SUN PRAIRIE, Wis. (WBAY) A Wisconsin firefighter killed in a gas explosion is being remembered as a loving husband and father.
Captain Cory Barr was killed in Tuesday's blast in downtown Sun Prairie.
Barr's wife, Abby, released a statement to the Associated Press saying Cory was the "best husband a girl could ask for." She told the news organization that Cory's motto was "happy wife, happy life."
He was also a father to twin three-year old girls.
Mahlon Mitchell, President of the Professional Fire Fighters of Wisconsin, released a statement Wednesday identifying Captain Barr as a victim of the blast.
"On behalf of the Professional Fire Fighters of Wisconsin Executive Board, I want to offer our sincere condolences to the family and friends of Captain Cory Barr of the Sun Prairie Volunteer Fire Department, who passed away yesterday while working at the explosion site in downtown Sun Prairie. We would also like to offer our prayers and support to our sisters and brothers of the Sun Prairie Volunteer Fire Department and the crew of Sun Prairie EMS who attended to Captain Barr at the scene and transported him to the hospital. Our Peer Support Team has been activated to assist Sun Prairie’s first responders during this very difficult time.” - Mahlon Mitchell
Barr also owned the Barr House, a tavern that was damaged in the explosion.
Officials say another firefighter remains in the hospital in serious but stable condition. Four other firefighters were treated and released.
"He [Barr] was a veteran of the fire department. He's been around over 10 years, but we really want to give the dignity to the family and we don't want to discuss any of the issues at this point," said Sun Prairie Fire Chief Christopher Garrison.
The Sun Prairie Police Department says around 6:21 p.m. Tuesday, firefighters and police responded to a report of a gas leak. Crews were in the process of evacuating people when there was an explosion at about 7:00 p.m.
The explosion was followed by an inferno that firefighters were working to put out several hours after the blast.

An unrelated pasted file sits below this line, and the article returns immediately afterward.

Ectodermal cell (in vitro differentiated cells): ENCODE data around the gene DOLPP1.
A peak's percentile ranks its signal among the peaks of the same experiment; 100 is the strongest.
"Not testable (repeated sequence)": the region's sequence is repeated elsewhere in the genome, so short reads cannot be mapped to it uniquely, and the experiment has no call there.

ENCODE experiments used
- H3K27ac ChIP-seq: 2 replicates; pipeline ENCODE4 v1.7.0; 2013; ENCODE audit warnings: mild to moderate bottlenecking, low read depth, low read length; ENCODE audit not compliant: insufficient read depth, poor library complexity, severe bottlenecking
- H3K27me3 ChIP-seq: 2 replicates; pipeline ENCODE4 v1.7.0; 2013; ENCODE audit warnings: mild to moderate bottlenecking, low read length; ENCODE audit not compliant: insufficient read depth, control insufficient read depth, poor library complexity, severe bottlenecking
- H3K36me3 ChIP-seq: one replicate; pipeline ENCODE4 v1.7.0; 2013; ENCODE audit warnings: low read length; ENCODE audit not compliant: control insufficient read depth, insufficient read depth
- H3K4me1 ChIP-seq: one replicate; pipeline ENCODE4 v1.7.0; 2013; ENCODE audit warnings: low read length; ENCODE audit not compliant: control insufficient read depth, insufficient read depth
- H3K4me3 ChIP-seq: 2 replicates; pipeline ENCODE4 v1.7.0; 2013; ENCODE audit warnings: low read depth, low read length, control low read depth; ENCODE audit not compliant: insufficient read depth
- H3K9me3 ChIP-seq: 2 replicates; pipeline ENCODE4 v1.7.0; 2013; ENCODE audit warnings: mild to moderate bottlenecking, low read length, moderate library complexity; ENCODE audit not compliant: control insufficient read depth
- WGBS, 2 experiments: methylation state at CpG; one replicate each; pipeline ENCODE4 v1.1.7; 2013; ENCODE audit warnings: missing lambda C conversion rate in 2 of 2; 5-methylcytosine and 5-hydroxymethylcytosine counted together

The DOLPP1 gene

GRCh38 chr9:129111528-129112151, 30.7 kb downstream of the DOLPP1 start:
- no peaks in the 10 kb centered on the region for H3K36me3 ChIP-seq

Madison Fire Department's Heavy Urban Rescue Team is going through the damaged buildings to search for any possible victims and to evaluate the structures.
There have been no reports of missing people.
"Thank God that our firefighters and those that responded and our police officers were able to get a majority of those people evacuated before the explosion," said Sun Prairie Police Lt. Kevin Konopacki. "It could have been a lot worse, but this is by far, the largest I've ever experienced in my career."
Several public safety employees suffered injuries that were not severe.
Seven civilians had minor injuries.
"It is a difficult thing. We've done some initial debriefing and some support groups have been brought in already, and then we will keep working on the next phase of that process, in the next coming hours," said Bill Sullivan, Assistant Fire Chief.
At least five buildings sustained significant damage: Barr House, Glass Nickel Pizza, the Professional Building, Water Tower Chophouse, and a residential home.
Action 2 News spoke with a man who lived in a home near the blast zone. That home is no more.
"I definitely didn't think it was going to burn down. I had a chance to run through the house real quick and grab the animals. I grabbed a hard drive and my computer and that was it because I figured it would be standing when I got back," said Joseph Powelka. "I figured they'd put that fire out, I'd come back clean up the glass and everything, never in my wildest dreams did I think it would burn down."
The gas leak was contained Tuesday evening, but the fire continued to burn. Konopacki described it as a residual fire from the ventilation process.
WE Energies spokeswoman Cathy Schulze says a contractor struck a natural gas main shortly before that explosion.
Investigators are still working to discover the origin of the explosion.
"We can't say at this point. We had significant gas travel up sewer mains several blocks away and that's why the evacuation zone was as large as it was, and still is, because of the amount of gas that was in underground utilities," Sullivan says.
The Red Cross is helping evacuees at Sun Prairie High School.
Police have no timeline for when all evacuees will be allowed back into their homes and businesses.
Witnesses reported seeing and feeling the explosion and fires up to a mile away.
The lieutenant became emotional during a Tuesday night news conference when thanking the community for their support, concern and offers of assistance. He called the response from his community "fantastic."
The American Red Cross and the Salvation Army are helping the evacuees.